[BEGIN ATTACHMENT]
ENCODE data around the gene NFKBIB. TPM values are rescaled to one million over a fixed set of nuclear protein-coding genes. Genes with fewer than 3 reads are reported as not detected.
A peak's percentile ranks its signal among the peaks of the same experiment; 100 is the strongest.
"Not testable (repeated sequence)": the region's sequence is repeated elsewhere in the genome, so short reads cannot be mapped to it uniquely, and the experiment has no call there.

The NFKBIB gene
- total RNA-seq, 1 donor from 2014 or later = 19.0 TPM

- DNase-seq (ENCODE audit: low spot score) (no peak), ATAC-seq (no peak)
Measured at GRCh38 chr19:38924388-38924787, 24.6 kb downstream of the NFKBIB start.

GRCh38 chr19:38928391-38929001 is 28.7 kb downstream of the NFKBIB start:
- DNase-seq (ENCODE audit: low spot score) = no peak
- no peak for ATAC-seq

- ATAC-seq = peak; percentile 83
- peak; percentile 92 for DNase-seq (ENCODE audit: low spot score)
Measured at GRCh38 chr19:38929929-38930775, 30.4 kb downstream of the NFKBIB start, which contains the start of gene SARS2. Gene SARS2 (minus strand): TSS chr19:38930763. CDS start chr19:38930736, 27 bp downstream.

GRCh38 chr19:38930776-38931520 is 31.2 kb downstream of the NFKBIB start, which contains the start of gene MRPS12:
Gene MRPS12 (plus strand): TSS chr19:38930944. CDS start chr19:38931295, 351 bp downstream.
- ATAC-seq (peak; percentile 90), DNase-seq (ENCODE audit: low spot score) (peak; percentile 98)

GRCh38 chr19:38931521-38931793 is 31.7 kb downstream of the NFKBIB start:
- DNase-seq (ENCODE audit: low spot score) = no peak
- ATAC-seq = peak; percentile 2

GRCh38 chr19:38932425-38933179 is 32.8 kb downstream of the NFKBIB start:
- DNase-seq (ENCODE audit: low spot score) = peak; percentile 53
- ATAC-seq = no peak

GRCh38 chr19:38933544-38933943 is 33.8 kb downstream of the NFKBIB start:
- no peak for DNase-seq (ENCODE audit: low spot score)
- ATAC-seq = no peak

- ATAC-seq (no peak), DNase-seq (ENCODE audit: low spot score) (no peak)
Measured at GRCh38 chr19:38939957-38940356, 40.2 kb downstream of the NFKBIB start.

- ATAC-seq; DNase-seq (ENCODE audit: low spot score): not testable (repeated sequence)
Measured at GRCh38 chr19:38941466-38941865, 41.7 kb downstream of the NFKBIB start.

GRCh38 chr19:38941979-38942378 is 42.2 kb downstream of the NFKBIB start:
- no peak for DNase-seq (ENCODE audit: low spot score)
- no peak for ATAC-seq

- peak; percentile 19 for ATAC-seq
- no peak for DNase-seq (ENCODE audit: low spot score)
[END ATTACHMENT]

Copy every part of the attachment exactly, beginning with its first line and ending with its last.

ENCODE data around the gene NFKBIB. TPM values are rescaled to one million over a fixed set of nuclear protein-coding genes. Genes with fewer than 3 reads are reported as not detected.
A peak's percentile ranks its signal among the peaks of the same experiment; 100 is the strongest.
"Not testable (repeated sequence)": the region's sequence is repeated elsewhere in the genome, so short reads cannot be mapped to it uniquely, and the experiment has no call there.

The NFKBIB gene
- total RNA-seq, 1 donor from 2014 or later = 19.0 TPM

- DNase-seq (ENCODE audit: low spot score) (no peak), ATAC-seq (no peak)
Measured at GRCh38 chr19:38924388-38924787, 24.6 kb downstream of the NFKBIB start.

GRCh38 chr19:38928391-38929001 is 28.7 kb downstream of the NFKBIB start:
- DNase-seq (ENCODE audit: low spot score) = no peak
- no peak for ATAC-seq

- ATAC-seq = peak; percentile 83
- peak; percentile 92 for DNase-seq (ENCODE audit: low spot score)
Measured at GRCh38 chr19:38929929-38930775, 30.4 kb downstream of the NFKBIB start, which contains the start of gene SARS2. Gene SARS2 (minus strand): TSS chr19:38930763. CDS start chr19:38930736, 27 bp downstream.

GRCh38 chr19:38930776-38931520 is 31.2 kb downstream of the NFKBIB start, which contains the start of gene MRPS12:
Gene MRPS12 (plus strand): TSS chr19:38930944. CDS start chr19:38931295, 351 bp downstream.
- ATAC-seq (peak; percentile 90), DNase-seq (ENCODE audit: low spot score) (peak; percentile 98)

GRCh38 chr19:38931521-38931793 is 31.7 kb downstream of the NFKBIB start:
- DNase-seq (ENCODE audit: low spot score) = no peak
- ATAC-seq = peak; percentile 2

GRCh38 chr19:38932425-38933179 is 32.8 kb downstream of the NFKBIB start:
- DNase-seq (ENCODE audit: low spot score) = peak; percentile 53
- ATAC-seq = no peak

GRCh38 chr19:38933544-38933943 is 33.8 kb downstream of the NFKBIB start:
- no peak for DNase-seq (ENCODE audit: low spot score)
- ATAC-seq = no peak

- ATAC-seq (no peak), DNase-seq (ENCODE audit: low spot score) (no peak)
Measured at GRCh38 chr19:38939957-38940356, 40.2 kb downstream of the NFKBIB start.

- ATAC-seq; DNase-seq (ENCODE audit: low spot score): not testable (repeated sequence)
Measured at GRCh38 chr19:38941466-38941865, 41.7 kb downstream of the NFKBIB start.

GRCh38 chr19:38941979-38942378 is 42.2 kb downstream of the NFKBIB start:
- no peak for DNase-seq (ENCODE audit: low spot score)
- no peak for ATAC-seq

- peak; percentile 19 for ATAC-seq
- no peak for DNase-seq (ENCODE audit: low spot score)